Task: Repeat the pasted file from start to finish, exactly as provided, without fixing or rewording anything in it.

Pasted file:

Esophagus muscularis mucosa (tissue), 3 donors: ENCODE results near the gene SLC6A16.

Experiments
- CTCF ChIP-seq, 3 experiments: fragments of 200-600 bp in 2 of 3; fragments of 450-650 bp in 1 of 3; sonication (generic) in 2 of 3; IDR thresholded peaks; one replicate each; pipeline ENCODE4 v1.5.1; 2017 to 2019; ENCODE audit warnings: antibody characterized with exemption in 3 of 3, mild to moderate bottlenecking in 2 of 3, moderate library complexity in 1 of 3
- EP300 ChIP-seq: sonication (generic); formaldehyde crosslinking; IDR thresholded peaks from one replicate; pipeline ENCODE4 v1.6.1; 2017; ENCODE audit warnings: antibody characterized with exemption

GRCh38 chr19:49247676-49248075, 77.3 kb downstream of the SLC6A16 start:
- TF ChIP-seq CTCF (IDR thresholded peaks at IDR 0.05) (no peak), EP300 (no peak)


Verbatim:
Esophagus muscularis mucosa (tissue), 3 donors: ENCODE results near the gene SLC6A16.

Experiments
- CTCF ChIP-seq, 3 experiments: fragments of 200-600 bp in 2 of 3; fragments of 450-650 bp in 1 of 3; sonication (generic) in 2 of 3; IDR thresholded peaks; one replicate each; pipeline ENCODE4 v1.5.1; 2017 to 2019; ENCODE audit warnings: antibody characterized with exemption in 3 of 3, mild to moderate bottlenecking in 2 of 3, moderate library complexity in 1 of 3
- EP300 ChIP-seq: sonication (generic); formaldehyde crosslinking; IDR thresholded peaks from one replicate; pipeline ENCODE4 v1.6.1; 2017; ENCODE audit warnings: antibody characterized with exemption

GRCh38 chr19:49247676-49248075, 77.3 kb downstream of the SLC6A16 start:
- TF ChIP-seq CTCF (IDR thresholded peaks at IDR 0.05) (no peak), EP300 (no peak)